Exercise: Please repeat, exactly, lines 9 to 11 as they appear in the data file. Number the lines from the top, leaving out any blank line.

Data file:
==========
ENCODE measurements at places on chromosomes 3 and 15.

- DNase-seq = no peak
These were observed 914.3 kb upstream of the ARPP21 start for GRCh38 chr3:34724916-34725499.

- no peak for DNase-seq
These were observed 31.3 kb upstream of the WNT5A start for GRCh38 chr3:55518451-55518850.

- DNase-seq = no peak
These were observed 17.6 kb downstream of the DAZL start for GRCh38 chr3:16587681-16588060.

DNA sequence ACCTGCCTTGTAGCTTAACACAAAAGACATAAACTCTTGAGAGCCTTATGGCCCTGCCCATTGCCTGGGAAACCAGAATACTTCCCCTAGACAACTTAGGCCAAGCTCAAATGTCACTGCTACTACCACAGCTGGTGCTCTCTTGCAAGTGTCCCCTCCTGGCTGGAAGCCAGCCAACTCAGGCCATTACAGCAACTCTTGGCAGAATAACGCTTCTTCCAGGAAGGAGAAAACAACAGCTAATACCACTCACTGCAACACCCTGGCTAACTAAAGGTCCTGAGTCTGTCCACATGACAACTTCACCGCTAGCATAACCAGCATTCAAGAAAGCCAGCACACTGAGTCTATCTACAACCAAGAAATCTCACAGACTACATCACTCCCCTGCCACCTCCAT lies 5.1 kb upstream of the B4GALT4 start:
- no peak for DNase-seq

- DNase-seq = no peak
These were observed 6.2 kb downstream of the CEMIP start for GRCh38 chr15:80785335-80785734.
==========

- no peak for DNase-seq

- DNase-seq = no peak
These were observed 6.2 kb downstream of the CEMIP start for GRCh38 chr15:80785335-80785734.